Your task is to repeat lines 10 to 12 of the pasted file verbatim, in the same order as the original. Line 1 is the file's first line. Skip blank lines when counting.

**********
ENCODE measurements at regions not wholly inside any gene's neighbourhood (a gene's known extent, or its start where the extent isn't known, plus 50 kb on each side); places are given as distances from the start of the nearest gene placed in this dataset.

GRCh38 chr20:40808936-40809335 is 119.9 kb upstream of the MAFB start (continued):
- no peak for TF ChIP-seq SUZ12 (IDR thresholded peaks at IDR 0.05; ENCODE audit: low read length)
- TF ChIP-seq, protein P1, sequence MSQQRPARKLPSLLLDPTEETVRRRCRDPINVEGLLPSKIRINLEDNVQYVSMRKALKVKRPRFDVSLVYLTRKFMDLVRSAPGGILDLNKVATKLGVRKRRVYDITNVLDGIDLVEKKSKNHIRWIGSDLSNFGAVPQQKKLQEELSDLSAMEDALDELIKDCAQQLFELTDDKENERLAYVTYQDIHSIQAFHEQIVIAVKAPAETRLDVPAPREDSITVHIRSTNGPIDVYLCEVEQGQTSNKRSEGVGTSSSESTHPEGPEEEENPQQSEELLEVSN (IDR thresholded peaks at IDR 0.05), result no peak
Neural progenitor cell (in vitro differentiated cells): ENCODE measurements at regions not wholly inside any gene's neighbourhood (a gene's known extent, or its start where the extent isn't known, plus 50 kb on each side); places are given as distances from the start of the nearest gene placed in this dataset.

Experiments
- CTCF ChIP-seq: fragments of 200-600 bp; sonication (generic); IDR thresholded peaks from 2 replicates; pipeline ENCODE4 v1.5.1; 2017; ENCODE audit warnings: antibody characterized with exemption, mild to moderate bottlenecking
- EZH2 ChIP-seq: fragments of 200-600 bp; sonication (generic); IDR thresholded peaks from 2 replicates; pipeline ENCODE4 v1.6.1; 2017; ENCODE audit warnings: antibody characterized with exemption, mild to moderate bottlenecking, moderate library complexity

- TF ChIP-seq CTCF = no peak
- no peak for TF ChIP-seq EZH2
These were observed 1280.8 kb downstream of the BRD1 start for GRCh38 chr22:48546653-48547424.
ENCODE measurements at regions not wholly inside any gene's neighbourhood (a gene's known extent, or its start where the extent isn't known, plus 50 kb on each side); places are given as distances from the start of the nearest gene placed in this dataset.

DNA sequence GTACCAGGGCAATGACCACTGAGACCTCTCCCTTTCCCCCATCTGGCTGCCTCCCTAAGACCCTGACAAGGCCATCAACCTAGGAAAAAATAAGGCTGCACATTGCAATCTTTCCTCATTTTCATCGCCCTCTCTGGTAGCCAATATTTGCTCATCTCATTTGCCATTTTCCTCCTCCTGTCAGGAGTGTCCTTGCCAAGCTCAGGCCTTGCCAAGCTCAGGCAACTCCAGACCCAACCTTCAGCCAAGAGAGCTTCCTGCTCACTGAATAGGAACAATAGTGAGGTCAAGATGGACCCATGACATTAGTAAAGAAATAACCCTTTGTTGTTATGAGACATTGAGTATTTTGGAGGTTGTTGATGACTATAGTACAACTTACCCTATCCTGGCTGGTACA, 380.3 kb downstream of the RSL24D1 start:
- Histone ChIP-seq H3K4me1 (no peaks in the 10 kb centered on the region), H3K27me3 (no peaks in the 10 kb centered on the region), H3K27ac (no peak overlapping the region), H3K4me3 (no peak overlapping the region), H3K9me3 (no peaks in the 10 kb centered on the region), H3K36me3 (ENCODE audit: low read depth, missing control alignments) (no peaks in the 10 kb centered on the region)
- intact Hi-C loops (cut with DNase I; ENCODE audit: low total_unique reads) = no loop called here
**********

- no peak for TF ChIP-seq EZH2
These were observed 1280.8 kb downstream of the BRD1 start for GRCh38 chr22:48546653-48547424.
ENCODE measurements at regions not wholly inside any gene's neighbourhood (a gene's known extent, or its start where the extent isn't known, plus 50 kb on each side); places are given as distances from the start of the nearest gene placed in this dataset.